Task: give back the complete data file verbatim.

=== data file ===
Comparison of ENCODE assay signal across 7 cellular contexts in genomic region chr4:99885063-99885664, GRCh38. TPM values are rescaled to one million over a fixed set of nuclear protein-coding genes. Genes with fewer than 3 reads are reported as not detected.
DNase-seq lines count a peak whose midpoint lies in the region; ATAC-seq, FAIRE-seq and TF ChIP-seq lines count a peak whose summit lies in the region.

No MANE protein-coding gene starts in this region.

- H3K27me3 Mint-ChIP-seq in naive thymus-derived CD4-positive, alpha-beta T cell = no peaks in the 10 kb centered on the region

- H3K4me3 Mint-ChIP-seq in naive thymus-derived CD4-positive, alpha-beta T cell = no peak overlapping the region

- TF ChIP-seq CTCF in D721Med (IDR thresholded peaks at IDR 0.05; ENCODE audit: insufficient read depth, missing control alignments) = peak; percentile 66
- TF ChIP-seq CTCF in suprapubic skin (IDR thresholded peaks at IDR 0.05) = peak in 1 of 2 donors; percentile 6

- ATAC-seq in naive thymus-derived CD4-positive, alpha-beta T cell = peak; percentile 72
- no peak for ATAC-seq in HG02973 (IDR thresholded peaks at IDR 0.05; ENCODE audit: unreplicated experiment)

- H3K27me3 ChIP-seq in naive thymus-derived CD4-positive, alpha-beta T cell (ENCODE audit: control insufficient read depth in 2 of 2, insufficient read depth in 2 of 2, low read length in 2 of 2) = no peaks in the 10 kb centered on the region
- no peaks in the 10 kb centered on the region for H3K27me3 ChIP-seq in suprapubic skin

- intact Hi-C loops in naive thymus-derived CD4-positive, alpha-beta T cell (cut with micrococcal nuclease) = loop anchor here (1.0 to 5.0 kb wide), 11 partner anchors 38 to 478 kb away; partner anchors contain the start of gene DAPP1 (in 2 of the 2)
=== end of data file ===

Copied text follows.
Comparison of ENCODE assay signal across 7 cellular contexts in genomic region chr4:99885063-99885664, GRCh38. TPM values are rescaled to one million over a fixed set of nuclear protein-coding genes. Genes with fewer than 3 reads are reported as not detected.
DNase-seq lines count a peak whose midpoint lies in the region; ATAC-seq, FAIRE-seq and TF ChIP-seq lines count a peak whose summit lies in the region.

No MANE protein-coding gene starts in this region.

- H3K27me3 Mint-ChIP-seq in naive thymus-derived CD4-positive, alpha-beta T cell = no peaks in the 10 kb centered on the region

- H3K4me3 Mint-ChIP-seq in naive thymus-derived CD4-positive, alpha-beta T cell = no peak overlapping the region

- TF ChIP-seq CTCF in D721Med (IDR thresholded peaks at IDR 0.05; ENCODE audit: insufficient read depth, missing control alignments) = peak; percentile 66
- TF ChIP-seq CTCF in suprapubic skin (IDR thresholded peaks at IDR 0.05) = peak in 1 of 2 donors; percentile 6

- ATAC-seq in naive thymus-derived CD4-positive, alpha-beta T cell = peak; percentile 72
- no peak for ATAC-seq in HG02973 (IDR thresholded peaks at IDR 0.05; ENCODE audit: unreplicated experiment)

- H3K27me3 ChIP-seq in naive thymus-derived CD4-positive, alpha-beta T cell (ENCODE audit: control insufficient read depth in 2 of 2, insufficient read depth in 2 of 2, low read length in 2 of 2) = no peaks in the 10 kb centered on the region
- no peaks in the 10 kb centered on the region for H3K27me3 ChIP-seq in suprapubic skin

- intact Hi-C loops in naive thymus-derived CD4-positive, alpha-beta T cell (cut with micrococcal nuclease) = loop anchor here (1.0 to 5.0 kb wide), 11 partner anchors 38 to 478 kb away; partner anchors contain the start of gene DAPP1 (in 2 of the 2)